Strasbourg-Grande Ile is an island which holds the historic centre of Strasbourg including its Cathedral. The Grand Ile started out as the Roman camp of Argentoratum
, and developed itself into the free city of Strasbourg. It was an important commercial centre in the Middle Ages. Johannes Gutenberg created the first European moveable type printing press here in the late 15th century.
The gothic Cathedral was the principal element of the WHS nomination, both for its artistic and technical value. Construction of the Cathedral of Notre Dame started in the late 12th century. A team coming from Chartres suggested a high gothic design. Pink sandstone from the Vosges was used for the construction. It has one 142m high filigree spire (the second one was never built). The height of this spire was unequalled until the 19th century: it was the world’s tallest building from 1647 to 1874. The design of the cathedral became very influential in Germany.
The ensemble on the island Grand Ile also consists of several old churches and a network of (post-)medieval streets. Their names reflect the guild movement, from the tonneliers to the tanners. Black and white timber-framed buildings adorn the streets. Among the medieval buildings are the monumental Ancienne Douane
(old custom-house) and the renowned Maison Kammerzell
Visit April 2010
The imposing structure of the Strasbourg Cathedral can best be admired from afar. Already kilometres before entering the old town by car, the cathedral’s spire dominates the skyline. What a sight this must have been during the Middle Ages, when the area wasn’t as built up as it is now. It has inspired Cologne Cathedral – and indeed they look alike apart from the exterior colour.
This was my second visit to Strasbourg. I had visited it before in 1981 with my parents. I had ‘counted’ that as a WHS visit but always felt a bit bad about this because I had no memories of it at all. Now, over Easter, I stayed in Strasbourg for two nights on a proper visit. I found a town very popular with German tourists. Also, the Asian tour groups know how to find it. There are plenty of restaurants too and it’s all quite touristy.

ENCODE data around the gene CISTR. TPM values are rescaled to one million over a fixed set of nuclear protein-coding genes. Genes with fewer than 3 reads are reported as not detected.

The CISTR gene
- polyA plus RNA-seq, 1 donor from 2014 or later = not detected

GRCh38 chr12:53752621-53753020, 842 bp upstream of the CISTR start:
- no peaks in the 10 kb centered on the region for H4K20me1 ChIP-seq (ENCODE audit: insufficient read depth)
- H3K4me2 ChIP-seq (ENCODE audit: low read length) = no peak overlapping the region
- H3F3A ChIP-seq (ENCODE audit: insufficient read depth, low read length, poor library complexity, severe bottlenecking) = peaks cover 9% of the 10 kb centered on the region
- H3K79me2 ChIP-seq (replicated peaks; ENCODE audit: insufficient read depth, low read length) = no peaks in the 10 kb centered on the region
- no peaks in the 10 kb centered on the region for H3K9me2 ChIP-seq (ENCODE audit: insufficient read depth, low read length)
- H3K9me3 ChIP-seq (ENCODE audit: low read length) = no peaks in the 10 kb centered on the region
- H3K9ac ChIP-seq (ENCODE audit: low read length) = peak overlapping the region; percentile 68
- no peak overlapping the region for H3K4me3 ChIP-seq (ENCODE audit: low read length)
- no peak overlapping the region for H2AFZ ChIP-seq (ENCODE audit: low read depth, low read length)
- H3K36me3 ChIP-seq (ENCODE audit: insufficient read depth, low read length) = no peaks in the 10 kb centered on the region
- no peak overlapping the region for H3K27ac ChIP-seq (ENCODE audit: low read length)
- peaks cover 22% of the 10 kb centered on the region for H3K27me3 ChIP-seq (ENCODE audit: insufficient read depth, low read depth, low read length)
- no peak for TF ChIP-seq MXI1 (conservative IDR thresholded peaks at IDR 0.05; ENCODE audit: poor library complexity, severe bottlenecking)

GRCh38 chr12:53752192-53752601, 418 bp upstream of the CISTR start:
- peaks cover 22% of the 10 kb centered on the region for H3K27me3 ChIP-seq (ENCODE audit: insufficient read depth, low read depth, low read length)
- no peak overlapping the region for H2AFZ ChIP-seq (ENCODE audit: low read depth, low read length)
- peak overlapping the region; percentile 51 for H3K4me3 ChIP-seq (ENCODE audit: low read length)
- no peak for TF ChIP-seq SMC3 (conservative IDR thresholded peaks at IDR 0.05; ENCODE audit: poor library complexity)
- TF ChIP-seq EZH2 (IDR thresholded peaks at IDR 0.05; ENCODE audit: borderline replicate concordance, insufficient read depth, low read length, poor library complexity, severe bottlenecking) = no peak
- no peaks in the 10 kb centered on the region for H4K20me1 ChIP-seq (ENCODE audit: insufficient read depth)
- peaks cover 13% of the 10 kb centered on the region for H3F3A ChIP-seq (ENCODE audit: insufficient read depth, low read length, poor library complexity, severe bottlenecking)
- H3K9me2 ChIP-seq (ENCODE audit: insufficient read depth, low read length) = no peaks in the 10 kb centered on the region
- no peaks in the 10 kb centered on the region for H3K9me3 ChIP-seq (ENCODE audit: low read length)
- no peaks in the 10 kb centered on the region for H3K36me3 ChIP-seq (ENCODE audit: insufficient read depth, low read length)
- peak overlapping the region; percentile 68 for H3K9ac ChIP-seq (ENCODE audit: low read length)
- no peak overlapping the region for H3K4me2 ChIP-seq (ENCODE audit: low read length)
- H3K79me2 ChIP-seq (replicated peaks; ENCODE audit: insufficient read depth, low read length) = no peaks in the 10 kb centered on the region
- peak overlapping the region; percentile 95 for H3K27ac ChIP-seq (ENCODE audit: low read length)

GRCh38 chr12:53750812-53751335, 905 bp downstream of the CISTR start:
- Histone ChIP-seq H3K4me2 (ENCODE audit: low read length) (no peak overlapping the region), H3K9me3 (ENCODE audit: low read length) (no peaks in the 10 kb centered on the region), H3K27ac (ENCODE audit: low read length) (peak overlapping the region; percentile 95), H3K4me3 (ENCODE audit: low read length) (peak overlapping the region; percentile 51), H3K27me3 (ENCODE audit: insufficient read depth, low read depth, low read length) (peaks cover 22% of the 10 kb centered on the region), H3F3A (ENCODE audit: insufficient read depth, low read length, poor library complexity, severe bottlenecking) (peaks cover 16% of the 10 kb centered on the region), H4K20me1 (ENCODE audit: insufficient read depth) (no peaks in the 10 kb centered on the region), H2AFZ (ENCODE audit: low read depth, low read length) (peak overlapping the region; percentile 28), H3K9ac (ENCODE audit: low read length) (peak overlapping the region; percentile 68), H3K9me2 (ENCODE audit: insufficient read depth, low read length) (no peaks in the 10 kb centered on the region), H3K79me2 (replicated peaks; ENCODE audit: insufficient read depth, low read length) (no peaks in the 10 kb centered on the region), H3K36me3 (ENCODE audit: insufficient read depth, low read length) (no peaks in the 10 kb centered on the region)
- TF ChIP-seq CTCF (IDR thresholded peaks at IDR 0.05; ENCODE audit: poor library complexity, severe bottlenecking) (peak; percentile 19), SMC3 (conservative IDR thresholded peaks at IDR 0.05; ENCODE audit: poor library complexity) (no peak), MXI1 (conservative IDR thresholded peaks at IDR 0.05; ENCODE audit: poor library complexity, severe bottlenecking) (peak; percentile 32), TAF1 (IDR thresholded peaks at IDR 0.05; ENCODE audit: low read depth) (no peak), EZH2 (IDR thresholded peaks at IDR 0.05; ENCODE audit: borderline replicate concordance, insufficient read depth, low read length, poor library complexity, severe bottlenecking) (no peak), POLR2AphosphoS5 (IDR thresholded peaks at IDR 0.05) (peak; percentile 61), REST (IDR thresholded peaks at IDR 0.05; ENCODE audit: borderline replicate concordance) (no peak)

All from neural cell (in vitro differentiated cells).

On Easter morning I started with a walk along the River Ill. There are cheesy boat trips on offer here, like in Amsterdam or Paris. I continued on foot to the bulky St. Thomas Church, dating from 1196. From there a foot path starts into the Petite France neighbourhood. This is the main tourist area with pretty Fachwerk houses and streets named after the guilds.
Then it was on to Palais Rohan. A pretty 18th century palace which houses three museums. Entrance was free today, and I choose the Museum of Beaux Arts. It has numerous paintings by well known Italian and North European painters from the 15-18th centuries. One has to be a real art enthousiast to enjoy this room after room.
Finally I entered the Cathedral. Mass was going on so I couldn’t go around much. What attracts the eye immediately are the huge and pretty organ and the various stained glass windows.
More photos can be found in the Picture Gallery
I have visited this WHS for more than 30 times since I also work there. The highlight of this WHS is surely the tall Cathedral. Every year there is a sound and light show projected on the cathedral facade which is really worthwhile seeing. The Petit France is also a cute part of town. On a sunny day, I would suggest going for a stroll in the Orangerie Park especially in Spring when several White Storks can be seen nesting and roosting.
| Date posted: September 2012|
|John Booth (New Zealand):|